tangible personal property

What is tangible personal property?

Tangible personal property is a tax term used to describe personal property that can be physically moved, such as furniture and office equipment. Tangible personal property is always depreciated over a five- or seven-year period using the straight-line method, but is also eligible for accelerated depreciation.

Tangible personal property is anything other than real property (land and buildings) that is used for business operations or rental properties.

Understanding Tangible Personal Property

Tangible personal property is in a sense the opposite of real property because real property is real property. In contrast to intangible personal property, tangible property is touchable. Compare property such as furniture, machinery, cell phones, computers, and collectibles with invisible or intangible assets such as patents, copyrights, and non-compete agreements.

key takeaways

  • Tangible personal property includes a wide variety of equipment, from small office equipment to light trucks and buses.
  • Tangible property also includes all miscellaneous assets, such as jewelry, toys, and sports equipment, that are inherently incompatible with any other class of life.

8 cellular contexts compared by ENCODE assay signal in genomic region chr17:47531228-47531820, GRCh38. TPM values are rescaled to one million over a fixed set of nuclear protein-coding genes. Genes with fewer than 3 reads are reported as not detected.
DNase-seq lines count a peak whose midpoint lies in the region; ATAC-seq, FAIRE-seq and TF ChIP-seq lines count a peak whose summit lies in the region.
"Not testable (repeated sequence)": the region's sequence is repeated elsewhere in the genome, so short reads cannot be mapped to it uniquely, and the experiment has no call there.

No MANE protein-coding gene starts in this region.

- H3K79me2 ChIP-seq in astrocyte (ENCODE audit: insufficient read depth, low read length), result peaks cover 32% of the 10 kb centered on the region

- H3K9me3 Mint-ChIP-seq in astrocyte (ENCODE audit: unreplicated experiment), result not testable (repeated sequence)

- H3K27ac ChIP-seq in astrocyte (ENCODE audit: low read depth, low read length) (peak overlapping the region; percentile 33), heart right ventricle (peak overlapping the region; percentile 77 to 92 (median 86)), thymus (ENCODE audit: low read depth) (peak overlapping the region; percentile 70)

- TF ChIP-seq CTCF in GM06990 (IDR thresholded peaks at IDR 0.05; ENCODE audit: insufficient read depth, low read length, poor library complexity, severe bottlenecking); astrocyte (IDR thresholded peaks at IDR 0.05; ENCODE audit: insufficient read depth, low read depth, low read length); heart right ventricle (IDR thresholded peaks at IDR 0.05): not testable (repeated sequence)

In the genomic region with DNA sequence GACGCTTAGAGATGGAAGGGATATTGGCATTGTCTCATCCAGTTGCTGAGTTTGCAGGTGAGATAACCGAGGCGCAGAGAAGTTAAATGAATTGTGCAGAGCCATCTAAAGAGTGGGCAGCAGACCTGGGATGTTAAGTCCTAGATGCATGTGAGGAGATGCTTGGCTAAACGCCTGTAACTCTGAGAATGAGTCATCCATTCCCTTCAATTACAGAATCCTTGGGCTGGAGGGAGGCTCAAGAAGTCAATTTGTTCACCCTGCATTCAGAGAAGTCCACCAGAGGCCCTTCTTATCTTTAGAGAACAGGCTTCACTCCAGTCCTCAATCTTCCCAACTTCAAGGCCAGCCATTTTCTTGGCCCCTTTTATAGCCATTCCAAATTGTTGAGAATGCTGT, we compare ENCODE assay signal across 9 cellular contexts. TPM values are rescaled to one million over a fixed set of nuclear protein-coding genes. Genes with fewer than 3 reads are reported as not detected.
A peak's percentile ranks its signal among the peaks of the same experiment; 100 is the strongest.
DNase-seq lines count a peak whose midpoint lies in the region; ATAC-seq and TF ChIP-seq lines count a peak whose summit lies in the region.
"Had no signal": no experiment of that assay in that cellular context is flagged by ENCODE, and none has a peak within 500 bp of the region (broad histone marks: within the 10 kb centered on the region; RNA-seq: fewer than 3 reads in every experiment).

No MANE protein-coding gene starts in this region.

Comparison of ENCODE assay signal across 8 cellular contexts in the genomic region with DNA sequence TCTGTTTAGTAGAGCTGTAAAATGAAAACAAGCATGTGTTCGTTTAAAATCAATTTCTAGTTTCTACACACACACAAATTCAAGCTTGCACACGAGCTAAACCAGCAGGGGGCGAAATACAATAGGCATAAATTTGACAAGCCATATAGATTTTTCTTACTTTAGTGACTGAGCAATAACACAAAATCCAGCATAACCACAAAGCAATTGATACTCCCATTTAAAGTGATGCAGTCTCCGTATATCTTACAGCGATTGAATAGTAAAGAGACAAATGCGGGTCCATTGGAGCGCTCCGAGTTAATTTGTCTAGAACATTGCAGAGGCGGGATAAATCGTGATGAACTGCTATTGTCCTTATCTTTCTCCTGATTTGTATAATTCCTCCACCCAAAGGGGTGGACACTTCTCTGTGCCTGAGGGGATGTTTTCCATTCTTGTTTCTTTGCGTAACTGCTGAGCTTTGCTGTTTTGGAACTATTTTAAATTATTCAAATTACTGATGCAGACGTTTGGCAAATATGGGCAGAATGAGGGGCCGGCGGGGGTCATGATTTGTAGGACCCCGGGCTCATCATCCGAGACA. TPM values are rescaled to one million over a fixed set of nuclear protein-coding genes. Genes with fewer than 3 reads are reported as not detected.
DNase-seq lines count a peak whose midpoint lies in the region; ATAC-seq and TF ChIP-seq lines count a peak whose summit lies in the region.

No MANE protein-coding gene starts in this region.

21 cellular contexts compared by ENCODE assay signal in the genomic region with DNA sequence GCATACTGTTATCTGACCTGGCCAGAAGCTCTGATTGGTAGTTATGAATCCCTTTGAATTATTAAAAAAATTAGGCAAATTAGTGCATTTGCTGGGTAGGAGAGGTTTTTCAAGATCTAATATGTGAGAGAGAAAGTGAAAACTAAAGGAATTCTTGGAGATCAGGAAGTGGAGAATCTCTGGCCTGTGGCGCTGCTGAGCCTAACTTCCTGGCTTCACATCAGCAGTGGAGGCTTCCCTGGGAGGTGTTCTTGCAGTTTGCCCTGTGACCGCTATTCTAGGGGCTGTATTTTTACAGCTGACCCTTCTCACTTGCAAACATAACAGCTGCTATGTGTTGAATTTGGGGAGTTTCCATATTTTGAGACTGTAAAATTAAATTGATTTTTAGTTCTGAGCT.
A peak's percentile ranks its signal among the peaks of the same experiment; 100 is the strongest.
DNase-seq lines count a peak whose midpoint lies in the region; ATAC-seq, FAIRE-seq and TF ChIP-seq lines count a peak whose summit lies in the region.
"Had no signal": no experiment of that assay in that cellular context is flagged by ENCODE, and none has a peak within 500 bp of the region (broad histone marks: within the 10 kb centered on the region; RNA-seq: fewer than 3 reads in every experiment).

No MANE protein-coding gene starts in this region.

• Tangible personal property represents any table, bed, lamp, or other furniture that can be used in a rental home or business.

Tangible personal property is subject to ad valorem tax. In most states, businesses that owned tangible property on January 1 had until April 1 of the same year to file a tax return with the property appraisal office. A property appraiser appraises a property, and the tax payable is calculated by multiplying the property’s value by the rate set by the state’s tax authority.

Owners who rent or rent out tangible personal property must also file this return for tax purposes.

Some counties and cities require filers to list all property on their tax return and provide the fair market value and cost of each tangible property. In these cases, the county will also provide an appraisal form that can be used to estimate the value of the property based on its age and useful life. Some states only tax tangible property in the year the property was purchased.

Examples of Taxes and Tangible Personal Property

Any tangible property owned by a new business that was owned on January 1 must file an initial tax return for that property. After the first year of filing, businesses are required to file a tax return if the assessed value of personal property exceeds $25,000 in any year. The property appraisal office usually sends a letter to the company in the mail notifying it of paying taxes on its property. If the company or landlord believes the letter does not apply, the letter may be returned to the office with another letter explaining why taxing tangible personal property does not apply to businesses.

Tangible personal property taxes are paid by the landlord or company to the local government, but the landlord or company owner can claim a deduction on the federal income tax return. To claim the deduction, the tax must apply only to personal property owned and purchased for the operation of the business, based on its fair market value, and charged annually (rather than a lump sum).

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